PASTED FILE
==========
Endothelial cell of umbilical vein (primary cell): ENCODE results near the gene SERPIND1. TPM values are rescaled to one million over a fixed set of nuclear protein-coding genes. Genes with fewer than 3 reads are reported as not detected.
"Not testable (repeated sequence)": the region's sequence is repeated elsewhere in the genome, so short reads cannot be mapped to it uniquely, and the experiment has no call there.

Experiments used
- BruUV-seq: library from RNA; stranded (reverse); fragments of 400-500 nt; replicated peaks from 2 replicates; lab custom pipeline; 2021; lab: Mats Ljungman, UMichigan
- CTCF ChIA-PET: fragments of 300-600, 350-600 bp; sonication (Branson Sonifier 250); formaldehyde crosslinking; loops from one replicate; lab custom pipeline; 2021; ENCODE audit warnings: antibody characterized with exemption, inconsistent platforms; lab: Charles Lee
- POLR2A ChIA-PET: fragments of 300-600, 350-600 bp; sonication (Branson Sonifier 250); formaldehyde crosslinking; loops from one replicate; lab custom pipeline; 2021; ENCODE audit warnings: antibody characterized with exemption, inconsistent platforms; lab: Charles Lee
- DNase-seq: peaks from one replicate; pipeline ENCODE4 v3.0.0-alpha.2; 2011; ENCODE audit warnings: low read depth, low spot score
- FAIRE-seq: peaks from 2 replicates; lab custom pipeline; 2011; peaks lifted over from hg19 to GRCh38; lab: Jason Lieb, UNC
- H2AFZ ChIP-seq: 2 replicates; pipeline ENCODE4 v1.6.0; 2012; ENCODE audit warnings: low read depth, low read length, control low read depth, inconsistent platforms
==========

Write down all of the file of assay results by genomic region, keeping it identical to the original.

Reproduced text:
Endothelial cell of umbilical vein (primary cell): ENCODE results near the gene SERPIND1. TPM values are rescaled to one million over a fixed set of nuclear protein-coding genes. Genes with fewer than 3 reads are reported as not detected.
"Not testable (repeated sequence)": the region's sequence is repeated elsewhere in the genome, so short reads cannot be mapped to it uniquely, and the experiment has no call there.

Experiments used
- BruUV-seq: library from RNA; stranded (reverse); fragments of 400-500 nt; replicated peaks from 2 replicates; lab custom pipeline; 2021; lab: Mats Ljungman, UMichigan
- CTCF ChIA-PET: fragments of 300-600, 350-600 bp; sonication (Branson Sonifier 250); formaldehyde crosslinking; loops from one replicate; lab custom pipeline; 2021; ENCODE audit warnings: antibody characterized with exemption, inconsistent platforms; lab: Charles Lee
- POLR2A ChIA-PET: fragments of 300-600, 350-600 bp; sonication (Branson Sonifier 250); formaldehyde crosslinking; loops from one replicate; lab custom pipeline; 2021; ENCODE audit warnings: antibody characterized with exemption, inconsistent platforms; lab: Charles Lee
- DNase-seq: peaks from one replicate; pipeline ENCODE4 v3.0.0-alpha.2; 2011; ENCODE audit warnings: low read depth, low spot score
- FAIRE-seq: peaks from 2 replicates; lab custom pipeline; 2011; peaks lifted over from hg19 to GRCh38; lab: Jason Lieb, UNC
- H2AFZ ChIP-seq: 2 replicates; pipeline ENCODE4 v1.6.0; 2012; ENCODE audit warnings: low read depth, low read length, control low read depth, inconsistent platforms